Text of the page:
Malaysia Airlines Seeking Millions In More Aid

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Malaysia Airlines is asking for a bailout from Malaysia’s sovereign wealth fund. Malaysia’s Khazanah Nasional Berhad wealth fund wholly owns the embattled Malaysia Airlines. The news comes as Malaysia Airlines faces a cash crunch and senior management attempts to restructure and save the airline.

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Malaysia Airlines reportedly wants up to US$500 million from its owner. Photo: Brisbane Airport Corporation Newsroom

A report in Reuters on the weekend suggests Malaysia Airlines wants up to US$500 million to meet its immediate cash needs.

“Malaysia Aviation Group has requested financial support from our shareholder Khazanah Nasional,” Reuters quotes a Malaysian Airlines spokesperson saying.

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Trouble at Malaysia Airlines predates 2020 travel downturn

In trouble before 2020, this year’s travel downturn has hit Malaysia Airlines hard. For much of the last decade, Malaysia Airlines has struggled to make a profit, and there have been several attempts to turn the airline around. Variously, that turnaround has involved a rationalization, rebranding, and restructuring. But 2020 has brought the airline’s financial problems to the fore.

In early October, Malaysia Airlines’ CEO warned the airline could shut down if lessors rejected a restructuring plan. Malaysia Airlines wrote to lessors saying the airline was burning through $84 million a month and had only $88 million in available liquidity and a further $139 million from Khazanah Nasional Berhad it could draw against. At the time, Malaysia Airlines said could not continue to keep up its lease payments from the end of November. That deadline is fast approaching.

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Malaysia Airlines also says it expects to spend $5 billion over the next five years just to stay in the air. That’s a lot of money when you don’t have any. Also, Khazanah Nasional Berhad, who has progressively upped its stake in Malaysia Airlines over the years to assume full ownership, said enough was enough in October. If Malaysia Airlines cannot get a decent restructuring plan in place and work out a deal with lessors, the sovereign wealth fund would pull the plug on Malaysia Airlines and start afresh with a new carrier.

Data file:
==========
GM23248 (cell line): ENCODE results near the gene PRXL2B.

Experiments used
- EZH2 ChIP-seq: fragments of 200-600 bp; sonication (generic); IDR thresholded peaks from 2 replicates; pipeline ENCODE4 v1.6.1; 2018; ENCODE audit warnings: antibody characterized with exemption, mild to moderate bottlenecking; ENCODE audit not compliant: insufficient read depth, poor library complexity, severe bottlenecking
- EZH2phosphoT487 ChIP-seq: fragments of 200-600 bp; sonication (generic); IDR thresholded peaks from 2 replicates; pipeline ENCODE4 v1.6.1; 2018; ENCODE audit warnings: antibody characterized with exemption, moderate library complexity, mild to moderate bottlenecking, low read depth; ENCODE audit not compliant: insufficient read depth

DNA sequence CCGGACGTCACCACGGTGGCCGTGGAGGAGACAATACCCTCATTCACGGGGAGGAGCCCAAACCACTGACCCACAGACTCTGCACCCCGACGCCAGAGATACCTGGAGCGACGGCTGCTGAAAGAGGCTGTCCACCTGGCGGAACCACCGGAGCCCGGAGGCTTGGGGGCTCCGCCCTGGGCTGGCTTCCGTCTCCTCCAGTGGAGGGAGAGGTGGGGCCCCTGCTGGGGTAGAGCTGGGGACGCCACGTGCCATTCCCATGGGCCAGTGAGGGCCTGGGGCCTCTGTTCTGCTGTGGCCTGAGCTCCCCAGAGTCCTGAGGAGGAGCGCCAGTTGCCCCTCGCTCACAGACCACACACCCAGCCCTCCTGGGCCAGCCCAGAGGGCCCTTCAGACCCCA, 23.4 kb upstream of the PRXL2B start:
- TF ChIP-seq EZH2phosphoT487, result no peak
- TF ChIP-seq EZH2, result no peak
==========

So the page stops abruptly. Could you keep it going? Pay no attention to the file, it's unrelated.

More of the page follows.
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2020 has brought Malaysia Airlines’ financial problems to the fore. Photo: Getty Images

Malaysia Airlines CEO battles to wrangle aircraft lessors

It was reported Malaysia Airlines wanted a hefty 75% discount on its aircraft leases. According to planespotters.net, there are 83 aircraft in the Malaysia Airlines fleet. Fifty-eight of those 83 planes are marked as leased.

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But the majority of lessors were not getting onboard. By mid-October, most lessors were knocking back the restructuring proposal, calling it “inappropriate and fatally flawed.” Since then, Malaysia Airlines has continued to negotiate with creditors.

Izham Ismail, CEO at Malaysia Airlines, said later that month;

“The negotiations are still ongoing and taking longer than the planned timeline, but we are gaining encouraging traction from the lessors and creditors thus far.”

Mr Ismail was also resistant to the idea that Malaysia Airlines’ days may be numbered, also saying;

“Do you see me throwing in the towel yet? Together with the senior leadership team, we are here still fighting for the company’s survival.”

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Malaysia Airlines Berhad CEO, Izham Ismail. Photo: Getty Images

Is Malaysia Airlines inching closer to a deal?

With Malaysia Airlines’ coffers now almost dry, negotiations have intensified. According to Izham Ismail, some aircraft lessors have agreed to a new deal, some have refused to renegotiate the original deals, and others remain undecided. Mr Ismail needs to get that undecided group on board to get his restructuring proposal over the line.

“There are creditors who have agreed already. There are others still resisting, and another group still 50:50,” the Bangkok Post reports him saying.

“I need to get the 50:50 ones onboard with those who have agreed.”

It’s not just the lessors Malaysia Airlines needs to talk around. The airline needs a cash injection to get through the next year. Having publicly stated it would not keep throwing good money after bad at Malaysia Airlines, whether Khazanah Nasional Berhad now comes to the party remains unknown.

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